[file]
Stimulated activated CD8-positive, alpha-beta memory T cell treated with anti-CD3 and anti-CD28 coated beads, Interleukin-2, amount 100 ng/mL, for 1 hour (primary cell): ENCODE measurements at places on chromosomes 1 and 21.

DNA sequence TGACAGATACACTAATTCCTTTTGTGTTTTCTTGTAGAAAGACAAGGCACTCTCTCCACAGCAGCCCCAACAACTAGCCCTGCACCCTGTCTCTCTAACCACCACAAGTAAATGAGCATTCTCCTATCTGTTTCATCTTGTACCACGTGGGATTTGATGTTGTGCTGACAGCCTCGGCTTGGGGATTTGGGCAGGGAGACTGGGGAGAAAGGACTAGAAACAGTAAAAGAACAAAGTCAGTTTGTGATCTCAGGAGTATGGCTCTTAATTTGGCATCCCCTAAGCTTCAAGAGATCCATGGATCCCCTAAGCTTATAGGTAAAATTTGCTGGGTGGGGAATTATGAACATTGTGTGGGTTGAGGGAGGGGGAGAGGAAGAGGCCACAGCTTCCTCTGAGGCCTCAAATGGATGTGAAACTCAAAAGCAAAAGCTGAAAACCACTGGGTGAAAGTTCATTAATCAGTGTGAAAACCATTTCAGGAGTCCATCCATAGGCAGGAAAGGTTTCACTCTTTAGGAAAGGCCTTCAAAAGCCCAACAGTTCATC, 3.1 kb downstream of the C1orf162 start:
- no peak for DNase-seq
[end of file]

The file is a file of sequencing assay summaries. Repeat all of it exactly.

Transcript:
Stimulated activated CD8-positive, alpha-beta memory T cell treated with anti-CD3 and anti-CD28 coated beads, Interleukin-2, amount 100 ng/mL, for 1 hour (primary cell): ENCODE measurements at places on chromosomes 1 and 21.

DNA sequence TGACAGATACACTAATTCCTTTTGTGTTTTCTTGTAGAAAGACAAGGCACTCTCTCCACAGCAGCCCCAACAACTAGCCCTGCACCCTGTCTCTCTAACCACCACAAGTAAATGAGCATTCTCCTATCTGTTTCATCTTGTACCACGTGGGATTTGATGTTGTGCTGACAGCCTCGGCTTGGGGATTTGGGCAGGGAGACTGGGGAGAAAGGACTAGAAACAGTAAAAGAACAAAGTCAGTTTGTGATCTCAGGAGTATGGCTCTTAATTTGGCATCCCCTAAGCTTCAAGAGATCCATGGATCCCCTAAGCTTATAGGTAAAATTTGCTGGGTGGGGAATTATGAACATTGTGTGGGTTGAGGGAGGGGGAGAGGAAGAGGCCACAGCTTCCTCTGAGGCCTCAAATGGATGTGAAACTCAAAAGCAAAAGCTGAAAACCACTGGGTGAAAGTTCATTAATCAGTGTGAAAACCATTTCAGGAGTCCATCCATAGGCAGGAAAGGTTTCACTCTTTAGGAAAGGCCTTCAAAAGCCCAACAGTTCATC, 3.1 kb downstream of the C1orf162 start:
- no peak for DNase-seq